Blue Sky Mine: Algorithms-R-Us

2014/05/25 § Leave a comment

While writing Bombastic Distributor, about how simply searching the web is a now a form of publishing, out came a couple of news stories which underlined and re-fram this claim.

A ruling forcing Google to remove search results has been described as “astonishing” by Wikipedia founder Jimmy Wales. The European Courts of Justice ruled on Tuesday that an individual could demand that “irrelevant or outdated” information be deleted from results. Mr Wales said it was “one of the most wide-sweeping internet censorship rulings that I’ve ever seen”.

Notice that it is the engine providing search results not the old webpages which hold the outdated and irrelevant information which is held responsible.

“If you really dig into it, it doesn’t make a lot of sense. They’re asking Google… you can complain about something and just say it’s irrelevant, and Google has to make some kind of a determination about that.  That’s a very hard and difficult thing for Google to do – particularly if it’s at risk of being held legally liable if it gets it wrong in some way. Normally we would think whoever is publishing the information, they have the primary responsibility – Google just helps us to find the things that are online.”

This makes sense as an old world argument, except I’d argue that the search returns as much a form of publishing as the original webpage makers are (and even any web-search itself).

The medium became the message a while ago, but now everything is publishing. The product is the advert, the reference is the real, the search for data is the information, if not the wisdom.

The other story is more about where everything, the internet of everything, is heading. The web search is a form of publishing because it is all part of a secret herbs and spices recipes of algorithms and past results which have an economic impact. This impact is at a base level of economic activity, and it already structures our lives. The other story is about a set of algorithms in corporate governance.

A venture capital firm has appointed a computer algorithm to its board of directors. The program – called Vital – will vote on whether to invest in a specific company or not. The firm it will be working for – Deep Knowledge Ventures – focuses on drugs for age-related diseases. It said that Vital would make its recommendations by sifting through large amounts of data.

If we can get rid of humans from corporate boards, then we will soon be able to get completely rid of managers, particularly if roboticised labour has already got rid of jobs generally. I.E. if there are no workers, there is no need for managers. If there are no managers there is no need for human governance at all. This venture capital firm is showing the way by putting an algorithm on it’s board. They probably think it is just a marketing lark but really it is very good news.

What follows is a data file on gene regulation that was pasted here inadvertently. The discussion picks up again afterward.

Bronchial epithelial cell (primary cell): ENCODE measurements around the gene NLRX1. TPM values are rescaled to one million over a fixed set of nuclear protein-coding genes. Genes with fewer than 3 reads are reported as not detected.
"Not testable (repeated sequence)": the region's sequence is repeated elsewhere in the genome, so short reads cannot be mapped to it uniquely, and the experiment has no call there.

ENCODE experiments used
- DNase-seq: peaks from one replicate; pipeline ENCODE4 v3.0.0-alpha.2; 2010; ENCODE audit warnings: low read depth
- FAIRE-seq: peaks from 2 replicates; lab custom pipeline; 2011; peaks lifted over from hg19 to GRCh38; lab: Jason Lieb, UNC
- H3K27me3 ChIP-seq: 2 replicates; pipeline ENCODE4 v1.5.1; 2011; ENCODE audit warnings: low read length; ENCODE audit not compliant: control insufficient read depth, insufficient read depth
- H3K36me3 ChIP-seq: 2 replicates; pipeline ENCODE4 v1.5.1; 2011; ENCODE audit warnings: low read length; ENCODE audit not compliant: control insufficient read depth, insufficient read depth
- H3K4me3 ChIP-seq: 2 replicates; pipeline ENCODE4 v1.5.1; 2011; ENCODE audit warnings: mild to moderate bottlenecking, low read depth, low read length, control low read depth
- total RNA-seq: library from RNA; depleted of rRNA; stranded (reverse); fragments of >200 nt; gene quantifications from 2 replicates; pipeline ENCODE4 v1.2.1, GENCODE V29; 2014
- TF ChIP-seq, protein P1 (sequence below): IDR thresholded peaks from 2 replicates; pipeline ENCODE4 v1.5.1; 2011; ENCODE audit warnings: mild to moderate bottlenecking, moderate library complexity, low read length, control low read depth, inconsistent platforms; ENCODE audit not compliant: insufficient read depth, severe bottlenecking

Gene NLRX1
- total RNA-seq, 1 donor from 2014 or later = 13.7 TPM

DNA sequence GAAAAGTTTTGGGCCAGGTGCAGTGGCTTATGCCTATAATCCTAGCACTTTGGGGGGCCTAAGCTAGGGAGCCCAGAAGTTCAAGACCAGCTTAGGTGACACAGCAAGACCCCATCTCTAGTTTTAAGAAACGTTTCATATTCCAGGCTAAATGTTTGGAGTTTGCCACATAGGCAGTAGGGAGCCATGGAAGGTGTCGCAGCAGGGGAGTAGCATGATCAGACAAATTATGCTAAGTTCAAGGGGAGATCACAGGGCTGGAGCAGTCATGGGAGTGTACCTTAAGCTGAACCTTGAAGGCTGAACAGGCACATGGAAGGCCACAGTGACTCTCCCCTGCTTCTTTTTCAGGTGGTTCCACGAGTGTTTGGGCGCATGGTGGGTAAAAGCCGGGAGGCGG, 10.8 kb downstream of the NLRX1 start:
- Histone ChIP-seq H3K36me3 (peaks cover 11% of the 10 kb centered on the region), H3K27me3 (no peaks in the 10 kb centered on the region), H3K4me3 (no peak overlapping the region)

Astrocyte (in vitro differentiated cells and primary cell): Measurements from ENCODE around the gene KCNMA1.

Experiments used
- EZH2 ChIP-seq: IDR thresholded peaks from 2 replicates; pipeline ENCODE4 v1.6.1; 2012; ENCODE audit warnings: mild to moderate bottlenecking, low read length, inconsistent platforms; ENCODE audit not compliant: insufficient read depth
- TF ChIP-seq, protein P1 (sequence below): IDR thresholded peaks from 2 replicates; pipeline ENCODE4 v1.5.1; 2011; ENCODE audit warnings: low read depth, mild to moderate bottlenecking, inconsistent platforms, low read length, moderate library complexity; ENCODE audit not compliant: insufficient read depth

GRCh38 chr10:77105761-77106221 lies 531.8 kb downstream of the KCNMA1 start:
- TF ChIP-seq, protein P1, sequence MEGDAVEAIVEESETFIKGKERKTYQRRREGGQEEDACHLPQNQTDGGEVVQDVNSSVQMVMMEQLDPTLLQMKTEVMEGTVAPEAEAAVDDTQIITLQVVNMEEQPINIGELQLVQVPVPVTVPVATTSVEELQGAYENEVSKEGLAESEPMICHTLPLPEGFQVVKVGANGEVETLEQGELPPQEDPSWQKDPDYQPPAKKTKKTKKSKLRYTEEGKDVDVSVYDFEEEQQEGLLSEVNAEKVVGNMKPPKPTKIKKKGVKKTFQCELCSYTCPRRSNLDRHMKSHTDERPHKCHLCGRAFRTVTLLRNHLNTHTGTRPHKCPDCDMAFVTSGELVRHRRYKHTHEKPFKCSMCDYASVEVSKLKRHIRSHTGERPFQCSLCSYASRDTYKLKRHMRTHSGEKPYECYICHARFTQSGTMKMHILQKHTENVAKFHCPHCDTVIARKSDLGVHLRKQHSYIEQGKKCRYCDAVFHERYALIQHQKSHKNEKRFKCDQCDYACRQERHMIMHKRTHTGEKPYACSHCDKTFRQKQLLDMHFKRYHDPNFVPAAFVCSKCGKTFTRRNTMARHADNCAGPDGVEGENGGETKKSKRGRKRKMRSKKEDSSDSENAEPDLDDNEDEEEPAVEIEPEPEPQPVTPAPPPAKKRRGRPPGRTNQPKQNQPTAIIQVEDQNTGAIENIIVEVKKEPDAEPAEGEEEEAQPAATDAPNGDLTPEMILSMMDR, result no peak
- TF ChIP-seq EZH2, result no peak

The end result will be that there will be no difference between the dividend and the dole. No difference between tax and rent.

What were once different can no longer be differentiated, no doubt libertarians will still wank on about their property fetish, no doubt socialists will want to defend workers rights even though no one works, or even consumes, one merely desires this or that, and no doubt the religious will still pray for the poor in spirit that are always with us… but all this is good news.

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Bombastic Distributor, or how I got published in one easy step

2014/05/19 § 2 Comments

Often I write to find out why I am writing. This precludes me from being published, at least in traditional human tradeable publishing. Or, until I have established a market for what I write-as-I-find-out-why-I-am-writing. Traditionally, publishing rewards those who write for humans.

This is no longer the case.

Now I can write to find out why I am writing and be published at that exact same moment.

Consider the appellation “bombastic distributor”.

My partner Mona was in conversation with Tony describing me as an “enthusiastic initiator” and herself as a “conscientious completer”.

Having heard all this before I butted in with, “Yes, but what about those ‘bombastic distributors’?”

I made this term up. It was a throw-away line. Days passed and the conversation was forgotten, but the phrase stuck in my mind.

I wondered if “bombastic distributor” was truly new, if it was actually a novel construction.

So, as you do, I put the search phrase “bombastic distributor” into a search engine.

bombasticdistributorsearch

I was hoping for a return less than a googlewhack.

There were no googlewhacks, but there were four results for the search string.